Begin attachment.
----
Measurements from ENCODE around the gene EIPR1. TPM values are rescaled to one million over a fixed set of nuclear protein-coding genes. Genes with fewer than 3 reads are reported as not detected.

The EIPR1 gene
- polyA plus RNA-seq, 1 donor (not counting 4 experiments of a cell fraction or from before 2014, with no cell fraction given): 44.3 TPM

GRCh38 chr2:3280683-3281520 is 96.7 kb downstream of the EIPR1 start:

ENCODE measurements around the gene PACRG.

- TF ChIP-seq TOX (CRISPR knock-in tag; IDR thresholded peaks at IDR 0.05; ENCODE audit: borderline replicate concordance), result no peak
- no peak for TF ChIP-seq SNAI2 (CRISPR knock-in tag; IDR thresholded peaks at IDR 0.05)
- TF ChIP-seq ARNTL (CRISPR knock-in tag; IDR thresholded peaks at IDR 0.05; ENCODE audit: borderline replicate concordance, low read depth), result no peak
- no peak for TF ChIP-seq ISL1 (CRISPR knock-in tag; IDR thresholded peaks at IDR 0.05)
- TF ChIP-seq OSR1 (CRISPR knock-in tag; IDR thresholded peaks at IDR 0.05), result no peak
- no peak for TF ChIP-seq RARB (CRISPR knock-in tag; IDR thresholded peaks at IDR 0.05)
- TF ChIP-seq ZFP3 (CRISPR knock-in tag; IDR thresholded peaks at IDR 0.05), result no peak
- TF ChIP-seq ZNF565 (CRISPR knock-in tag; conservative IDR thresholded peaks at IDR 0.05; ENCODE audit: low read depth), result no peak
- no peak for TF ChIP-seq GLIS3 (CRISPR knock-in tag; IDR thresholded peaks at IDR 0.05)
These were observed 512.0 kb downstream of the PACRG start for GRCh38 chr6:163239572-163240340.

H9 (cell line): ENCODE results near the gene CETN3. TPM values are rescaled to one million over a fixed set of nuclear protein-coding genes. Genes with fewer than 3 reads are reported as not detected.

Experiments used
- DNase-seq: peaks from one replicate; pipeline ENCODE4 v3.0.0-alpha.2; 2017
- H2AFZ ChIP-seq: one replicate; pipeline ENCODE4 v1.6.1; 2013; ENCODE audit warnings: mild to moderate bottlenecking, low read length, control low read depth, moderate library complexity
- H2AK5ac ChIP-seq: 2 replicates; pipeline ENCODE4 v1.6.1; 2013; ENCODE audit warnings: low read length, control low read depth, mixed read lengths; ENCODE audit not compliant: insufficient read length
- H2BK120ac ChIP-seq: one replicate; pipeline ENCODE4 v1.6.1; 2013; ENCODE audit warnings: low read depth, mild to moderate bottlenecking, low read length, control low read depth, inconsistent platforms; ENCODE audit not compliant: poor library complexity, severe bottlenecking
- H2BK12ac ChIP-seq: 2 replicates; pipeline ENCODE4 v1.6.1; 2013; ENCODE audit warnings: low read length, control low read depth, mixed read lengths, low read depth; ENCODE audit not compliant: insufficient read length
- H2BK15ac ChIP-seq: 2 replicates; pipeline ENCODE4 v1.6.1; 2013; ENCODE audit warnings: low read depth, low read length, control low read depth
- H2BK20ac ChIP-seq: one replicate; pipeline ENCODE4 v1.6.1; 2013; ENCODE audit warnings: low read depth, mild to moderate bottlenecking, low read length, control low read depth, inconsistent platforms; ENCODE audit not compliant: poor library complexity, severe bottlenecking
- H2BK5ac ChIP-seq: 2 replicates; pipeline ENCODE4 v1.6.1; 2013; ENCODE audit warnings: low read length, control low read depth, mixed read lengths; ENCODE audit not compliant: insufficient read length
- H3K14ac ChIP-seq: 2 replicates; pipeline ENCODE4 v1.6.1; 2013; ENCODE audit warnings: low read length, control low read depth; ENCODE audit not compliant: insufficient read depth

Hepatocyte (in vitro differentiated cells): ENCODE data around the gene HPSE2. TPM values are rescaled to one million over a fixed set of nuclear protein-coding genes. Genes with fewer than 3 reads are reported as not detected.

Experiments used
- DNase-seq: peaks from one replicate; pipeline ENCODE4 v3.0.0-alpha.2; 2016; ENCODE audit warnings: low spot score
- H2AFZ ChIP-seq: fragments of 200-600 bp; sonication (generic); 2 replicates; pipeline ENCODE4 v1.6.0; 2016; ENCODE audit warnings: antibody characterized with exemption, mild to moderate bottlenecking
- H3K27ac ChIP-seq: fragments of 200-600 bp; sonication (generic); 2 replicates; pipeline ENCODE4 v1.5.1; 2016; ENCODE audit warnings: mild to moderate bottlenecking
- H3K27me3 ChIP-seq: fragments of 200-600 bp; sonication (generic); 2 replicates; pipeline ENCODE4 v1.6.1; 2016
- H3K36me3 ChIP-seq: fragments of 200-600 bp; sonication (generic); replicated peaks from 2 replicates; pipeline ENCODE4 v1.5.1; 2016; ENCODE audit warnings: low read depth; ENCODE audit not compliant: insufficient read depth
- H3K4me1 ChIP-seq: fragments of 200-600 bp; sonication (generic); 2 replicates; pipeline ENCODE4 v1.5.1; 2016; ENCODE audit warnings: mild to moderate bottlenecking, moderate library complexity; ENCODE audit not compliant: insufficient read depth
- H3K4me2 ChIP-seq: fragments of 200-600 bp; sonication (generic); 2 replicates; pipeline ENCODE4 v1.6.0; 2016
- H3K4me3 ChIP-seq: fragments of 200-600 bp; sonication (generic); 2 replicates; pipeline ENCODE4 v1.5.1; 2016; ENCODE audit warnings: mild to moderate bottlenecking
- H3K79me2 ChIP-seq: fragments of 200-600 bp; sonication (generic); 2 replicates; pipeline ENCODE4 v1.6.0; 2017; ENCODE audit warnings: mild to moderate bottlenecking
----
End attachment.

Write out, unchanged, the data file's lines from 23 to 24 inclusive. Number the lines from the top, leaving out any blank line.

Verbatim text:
- H2BK15ac ChIP-seq: 2 replicates; pipeline ENCODE4 v1.6.1; 2013; ENCODE audit warnings: low read depth, low read length, control low read depth
- H2BK20ac ChIP-seq: one replicate; pipeline ENCODE4 v1.6.1; 2013; ENCODE audit warnings: low read depth, mild to moderate bottlenecking, low read length, control low read depth, inconsistent platforms; ENCODE audit not compliant: poor library complexity, severe bottlenecking